Top 10 Most Common Roof Shapes

Sep 26, 2017

Top 10 Most Common Roof Shapes

*In alphabetical order

Bonnet Roof

Bonnet roofs were most common in 1700s buildings. A bonnet roof is made of two slopes, one upper steep slope, and another gentle lower one, in addition to four sides.

illustration of a house with a bonnet roof

Pros

Cons

Added living space, attic, or vaulted ceiling provided by the upper slope

Needs more building materials

Added protection provided by overhanging eaves 

More difficult to construct

Protects walls against water damage

More expensive than other roofs

Note:

Valleys can be formed where the slopes meet and can cause water and snow to pool. Homeowners should take precaution and make sure to waterproof this area.

Recommended Materials:

  • Shingles
  • Metal
  • Natural stone

 

Butterfly Roof

A Butterfly roof adds a modern look for buildings with its inverted pitch roof angled upwards in a way that creates a V-shape. This style allows for larger walls and windows, and can easily collect rainwater using its middle channel.

illustration of a house with a butterfly roof

Pros

Cons

Allows the use of larger windows 

Complicated to build

Lets in more natural light, thus resulting in lower heating bills

More expensive 

Allows the collection of rainwater in its valley

Needs regular maintenance 

Environment-friendly, as it can incorporate PV solar panels and water collection systems

 

Note:

Butterfly roofs need to be waterproofed and drainage systems need to be regularly unclogged.

Recommended Materials:

  • Solid seamless membrane
  • Metal
  • Organic materials
  • Solar panels

 

Complex Roof

illustration of a house with a complex roof

Complex or combination roofs combine two or more shapes of roofs. They add a unique look for buildings and are usually used for aesthetic or practical reasons.

Pros Cons
Has great architectural interest  Can be very expensive depending on complexity 
Gives homeowners the ability to use the best type of roof for each section of the home
 

Adds several valleys and ridges, which creates weak points

 


Flat Roof

Flat roofs are not actually flat; they are slightly pitched in order to drain water. Flat rooms are quite popular for residential, commercial, and industrial buildings.

illustration of a house with a flat roof
Pros Cons
Added living space on the roof for a patio, garden, or a penthouse room  Exposed to water leakage
Provides pace for heating and cooling units  Requires regular maintenance 
Can easily incorporate PV solar panels  
Easy to construct, therefore it is less expensive  

Recommended Materials:

Continuous seamless materials, such as:


Gable Roof

Gable roofs are commonly seen on Colonial-style houses, but they are getting increasingly popular in modern day buildings. They are identified by the roof ridge that comes in line with the building’s entrance.

illustration of a house with a gable roof
Pros Cons
Can easily discard water and snow Does not perform well in high winds and hurricanes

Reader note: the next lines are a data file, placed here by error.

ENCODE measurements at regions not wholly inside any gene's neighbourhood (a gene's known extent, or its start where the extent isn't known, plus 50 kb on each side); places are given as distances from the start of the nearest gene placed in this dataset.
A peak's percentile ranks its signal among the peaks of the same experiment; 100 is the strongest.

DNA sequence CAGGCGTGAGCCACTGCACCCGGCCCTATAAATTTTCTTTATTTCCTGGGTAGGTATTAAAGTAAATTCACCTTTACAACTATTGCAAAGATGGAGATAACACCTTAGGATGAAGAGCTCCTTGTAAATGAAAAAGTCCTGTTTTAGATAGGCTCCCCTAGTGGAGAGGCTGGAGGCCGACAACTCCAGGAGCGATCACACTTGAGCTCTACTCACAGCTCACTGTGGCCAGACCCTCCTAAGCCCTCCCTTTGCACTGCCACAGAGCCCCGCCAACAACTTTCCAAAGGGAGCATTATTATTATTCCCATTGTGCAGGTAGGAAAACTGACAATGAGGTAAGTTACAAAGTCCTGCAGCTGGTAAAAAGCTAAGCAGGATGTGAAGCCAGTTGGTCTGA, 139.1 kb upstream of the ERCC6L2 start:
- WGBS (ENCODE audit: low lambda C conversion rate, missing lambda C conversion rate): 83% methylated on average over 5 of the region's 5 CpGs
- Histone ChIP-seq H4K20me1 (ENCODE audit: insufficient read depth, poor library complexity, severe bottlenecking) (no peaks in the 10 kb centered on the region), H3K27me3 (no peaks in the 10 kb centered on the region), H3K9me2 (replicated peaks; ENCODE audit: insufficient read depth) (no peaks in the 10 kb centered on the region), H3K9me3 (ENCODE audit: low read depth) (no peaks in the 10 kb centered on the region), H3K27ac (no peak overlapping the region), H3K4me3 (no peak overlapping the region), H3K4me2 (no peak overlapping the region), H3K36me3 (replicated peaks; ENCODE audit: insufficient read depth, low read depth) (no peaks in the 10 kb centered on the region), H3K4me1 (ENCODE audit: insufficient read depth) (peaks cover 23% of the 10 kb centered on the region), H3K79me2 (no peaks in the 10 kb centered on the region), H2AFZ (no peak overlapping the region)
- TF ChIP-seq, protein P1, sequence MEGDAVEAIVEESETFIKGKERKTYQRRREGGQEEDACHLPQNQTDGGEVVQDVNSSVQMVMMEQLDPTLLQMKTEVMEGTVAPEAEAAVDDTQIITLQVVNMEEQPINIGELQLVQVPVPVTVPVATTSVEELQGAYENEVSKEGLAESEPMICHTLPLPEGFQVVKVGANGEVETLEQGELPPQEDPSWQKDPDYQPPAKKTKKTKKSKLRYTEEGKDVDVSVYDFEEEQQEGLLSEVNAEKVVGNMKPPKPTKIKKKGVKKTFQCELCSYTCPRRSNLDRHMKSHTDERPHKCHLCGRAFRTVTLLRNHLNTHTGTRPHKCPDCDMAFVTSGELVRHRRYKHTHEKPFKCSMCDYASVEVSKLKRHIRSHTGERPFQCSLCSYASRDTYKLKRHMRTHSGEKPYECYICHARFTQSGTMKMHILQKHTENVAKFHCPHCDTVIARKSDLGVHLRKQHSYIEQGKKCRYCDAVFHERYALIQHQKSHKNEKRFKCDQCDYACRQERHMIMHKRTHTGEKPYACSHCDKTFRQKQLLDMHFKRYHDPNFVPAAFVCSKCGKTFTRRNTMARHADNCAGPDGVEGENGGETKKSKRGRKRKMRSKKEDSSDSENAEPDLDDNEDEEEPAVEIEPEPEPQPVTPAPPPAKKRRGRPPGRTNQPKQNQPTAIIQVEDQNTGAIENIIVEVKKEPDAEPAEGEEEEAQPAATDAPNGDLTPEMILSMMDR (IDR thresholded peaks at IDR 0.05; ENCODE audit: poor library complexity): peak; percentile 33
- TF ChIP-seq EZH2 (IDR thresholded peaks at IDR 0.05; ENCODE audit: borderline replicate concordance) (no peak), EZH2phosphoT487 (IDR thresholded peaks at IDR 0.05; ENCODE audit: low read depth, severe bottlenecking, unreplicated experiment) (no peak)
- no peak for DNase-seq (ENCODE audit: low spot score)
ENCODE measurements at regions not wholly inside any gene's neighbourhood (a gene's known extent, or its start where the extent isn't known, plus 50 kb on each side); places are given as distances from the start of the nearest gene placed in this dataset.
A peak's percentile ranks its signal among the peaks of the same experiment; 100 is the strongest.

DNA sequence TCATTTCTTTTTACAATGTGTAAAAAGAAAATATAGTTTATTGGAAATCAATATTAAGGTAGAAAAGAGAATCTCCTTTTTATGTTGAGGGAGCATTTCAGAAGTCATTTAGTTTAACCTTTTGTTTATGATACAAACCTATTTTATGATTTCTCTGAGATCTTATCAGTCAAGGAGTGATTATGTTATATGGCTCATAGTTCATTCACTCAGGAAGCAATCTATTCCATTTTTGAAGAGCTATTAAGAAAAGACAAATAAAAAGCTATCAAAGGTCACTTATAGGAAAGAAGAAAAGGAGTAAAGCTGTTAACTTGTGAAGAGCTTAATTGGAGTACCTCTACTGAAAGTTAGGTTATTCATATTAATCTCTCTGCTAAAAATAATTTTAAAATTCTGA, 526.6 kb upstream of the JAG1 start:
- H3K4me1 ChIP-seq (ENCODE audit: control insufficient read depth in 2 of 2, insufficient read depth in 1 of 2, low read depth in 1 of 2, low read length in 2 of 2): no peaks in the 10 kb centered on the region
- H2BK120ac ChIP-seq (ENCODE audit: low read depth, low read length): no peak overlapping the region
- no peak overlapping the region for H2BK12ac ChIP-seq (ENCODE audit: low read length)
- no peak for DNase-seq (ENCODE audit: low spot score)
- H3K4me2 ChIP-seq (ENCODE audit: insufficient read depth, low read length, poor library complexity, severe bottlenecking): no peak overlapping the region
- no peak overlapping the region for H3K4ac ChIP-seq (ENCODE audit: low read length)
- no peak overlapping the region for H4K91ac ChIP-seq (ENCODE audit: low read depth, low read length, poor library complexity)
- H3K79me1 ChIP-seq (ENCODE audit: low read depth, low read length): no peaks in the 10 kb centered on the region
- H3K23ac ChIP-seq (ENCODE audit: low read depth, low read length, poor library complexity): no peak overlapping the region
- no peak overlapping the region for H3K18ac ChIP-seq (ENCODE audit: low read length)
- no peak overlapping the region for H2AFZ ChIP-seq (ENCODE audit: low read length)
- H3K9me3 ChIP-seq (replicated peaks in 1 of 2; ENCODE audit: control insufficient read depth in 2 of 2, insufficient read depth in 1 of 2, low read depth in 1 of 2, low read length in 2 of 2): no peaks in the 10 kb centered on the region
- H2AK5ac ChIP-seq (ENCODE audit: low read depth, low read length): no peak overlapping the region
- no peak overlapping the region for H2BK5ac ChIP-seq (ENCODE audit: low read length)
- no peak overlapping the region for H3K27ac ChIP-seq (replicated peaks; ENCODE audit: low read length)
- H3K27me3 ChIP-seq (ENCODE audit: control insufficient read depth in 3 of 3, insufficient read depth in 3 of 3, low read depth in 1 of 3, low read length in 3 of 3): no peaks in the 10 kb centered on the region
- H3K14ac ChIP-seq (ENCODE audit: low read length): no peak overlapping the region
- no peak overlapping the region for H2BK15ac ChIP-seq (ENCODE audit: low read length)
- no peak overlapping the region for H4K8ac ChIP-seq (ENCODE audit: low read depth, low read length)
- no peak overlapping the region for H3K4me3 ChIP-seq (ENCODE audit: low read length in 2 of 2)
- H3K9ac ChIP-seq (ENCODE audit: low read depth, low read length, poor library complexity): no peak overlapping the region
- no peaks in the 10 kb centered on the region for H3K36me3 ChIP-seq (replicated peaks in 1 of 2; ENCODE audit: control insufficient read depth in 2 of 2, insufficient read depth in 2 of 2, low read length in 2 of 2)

Added space for an attic or vaulted ceilings  
Allows for more ventilation  
Easy to construct, therefore it is less expensive  

Recommended Materials:


Gambrel Roof

Gambrel roofs have two symmetrical sides, a shallow upper section, and steep low slopes on each side. This design is usually seen in barns, as it maximizes the loft space inside the building.

illustration of a house with a gambrel roof
Pros Cons
Added living space, attic, garret, or loft Does not perform well in high winds and hurricanes
Easy to construct, therefore it is less expensive Needs regular maintenance 

Recommended Materials:

  • Wooden shingles
  • Asphalt shingles 
  • Slate shingles 
  • Metal 

Hip Roof

Hip roofs are very popular, mainly due to their simplicity. They can be identified by their four symmetrical sides, gentle slopes, and the fact that the roof faces have identical pitches.

illustration of a house with a hip roof
Pros Cons
Very stable, sturdy and durable Expensive to build 
Performs well in high wind and snowy areas  
Added living space  

Recommended Materials:

  • Shingles
  • Metal
  • Tiles

Mansard Roof

Mansard roofs are similar to gambrel roofs, apart from the fact that they are four-sided. Each of the four sides has two slopes, a steep and a shallow one.

illustration of a house with a Mansard roof
Pros Cons
Added living space, attic, garret, or loft Does not perform well in areas of heavy snowfall
Allows for future home additions  

Recommended Materials:

For the steep portions:

  • Metal
  • Copper
  • Zinc
  • Asphalt shingles

For other portions:

  • Ceramic tiles
  • Clay tiles
  • cement tiles

Saltbox Roof

illustration of a house with a saltbox roof

Saltbox roofs are usually seen in colonial-style houses as well as in industrial buildings and garages. Can be recognized by their asymmetrical design; as one side is a sloping flat roof, and the other is at a steep angle.

Pros Cons
Water runs off easily  Difficult to construct, therefore it’s more expensive 
Durable and strong  
Added living space  

 


Shed Roof

Also known as a Skillion roof, this roof has one flat surface at a steep angle, that allows water to run off easily.

illustration of a house with a shed roof
Pros Cons
Water runs off easily  Can be problematic in areas with high wind 
Excellent for areas of high rain and snow   

Easy to construct

 

Recommended Materials:



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